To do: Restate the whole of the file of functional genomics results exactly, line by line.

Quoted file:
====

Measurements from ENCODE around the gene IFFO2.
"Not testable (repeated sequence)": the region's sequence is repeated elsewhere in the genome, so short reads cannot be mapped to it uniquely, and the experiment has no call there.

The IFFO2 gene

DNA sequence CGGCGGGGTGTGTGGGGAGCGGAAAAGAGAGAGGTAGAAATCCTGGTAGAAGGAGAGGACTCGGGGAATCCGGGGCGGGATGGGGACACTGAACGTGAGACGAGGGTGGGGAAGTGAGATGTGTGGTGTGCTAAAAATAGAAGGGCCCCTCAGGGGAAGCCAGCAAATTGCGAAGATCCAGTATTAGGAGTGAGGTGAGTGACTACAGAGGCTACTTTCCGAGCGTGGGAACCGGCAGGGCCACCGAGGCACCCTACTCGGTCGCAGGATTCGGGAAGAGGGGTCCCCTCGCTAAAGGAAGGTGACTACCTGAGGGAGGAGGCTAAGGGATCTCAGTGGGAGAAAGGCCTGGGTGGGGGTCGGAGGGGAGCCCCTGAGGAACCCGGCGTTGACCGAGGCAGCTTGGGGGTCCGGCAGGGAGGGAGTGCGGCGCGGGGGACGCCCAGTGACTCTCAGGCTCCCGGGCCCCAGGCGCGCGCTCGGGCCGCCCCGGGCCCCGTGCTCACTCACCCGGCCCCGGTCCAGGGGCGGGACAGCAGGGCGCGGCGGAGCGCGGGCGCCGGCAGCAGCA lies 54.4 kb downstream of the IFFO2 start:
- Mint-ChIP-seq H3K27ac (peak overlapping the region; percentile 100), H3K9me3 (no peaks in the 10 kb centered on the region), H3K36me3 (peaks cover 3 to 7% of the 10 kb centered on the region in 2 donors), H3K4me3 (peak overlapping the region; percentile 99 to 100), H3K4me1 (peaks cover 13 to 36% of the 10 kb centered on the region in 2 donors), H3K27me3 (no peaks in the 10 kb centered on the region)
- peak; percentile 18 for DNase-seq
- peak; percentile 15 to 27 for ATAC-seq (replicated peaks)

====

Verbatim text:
Measurements from ENCODE around the gene IFFO2.
"Not testable (repeated sequence)": the region's sequence is repeated elsewhere in the genome, so short reads cannot be mapped to it uniquely, and the experiment has no call there.

The IFFO2 gene

DNA sequence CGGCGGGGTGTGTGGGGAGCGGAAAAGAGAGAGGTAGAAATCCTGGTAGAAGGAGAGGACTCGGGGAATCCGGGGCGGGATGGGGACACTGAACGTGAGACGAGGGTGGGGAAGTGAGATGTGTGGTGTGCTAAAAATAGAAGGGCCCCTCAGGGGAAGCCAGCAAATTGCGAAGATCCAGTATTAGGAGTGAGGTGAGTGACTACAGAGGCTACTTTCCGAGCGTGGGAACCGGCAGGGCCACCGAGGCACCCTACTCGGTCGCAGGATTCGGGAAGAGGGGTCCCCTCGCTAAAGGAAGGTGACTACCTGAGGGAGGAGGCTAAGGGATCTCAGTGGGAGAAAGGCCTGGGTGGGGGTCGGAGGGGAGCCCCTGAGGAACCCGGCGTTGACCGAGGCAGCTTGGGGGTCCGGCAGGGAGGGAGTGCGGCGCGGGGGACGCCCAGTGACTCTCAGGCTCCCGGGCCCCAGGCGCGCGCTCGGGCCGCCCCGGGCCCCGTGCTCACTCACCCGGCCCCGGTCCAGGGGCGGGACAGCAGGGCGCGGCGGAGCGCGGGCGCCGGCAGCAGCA lies 54.4 kb downstream of the IFFO2 start:
- Mint-ChIP-seq H3K27ac (peak overlapping the region; percentile 100), H3K9me3 (no peaks in the 10 kb centered on the region), H3K36me3 (peaks cover 3 to 7% of the 10 kb centered on the region in 2 donors), H3K4me3 (peak overlapping the region; percentile 99 to 100), H3K4me1 (peaks cover 13 to 36% of the 10 kb centered on the region in 2 donors), H3K27me3 (no peaks in the 10 kb centered on the region)
- peak; percentile 18 for DNase-seq
- peak; percentile 15 to 27 for ATAC-seq (replicated peaks)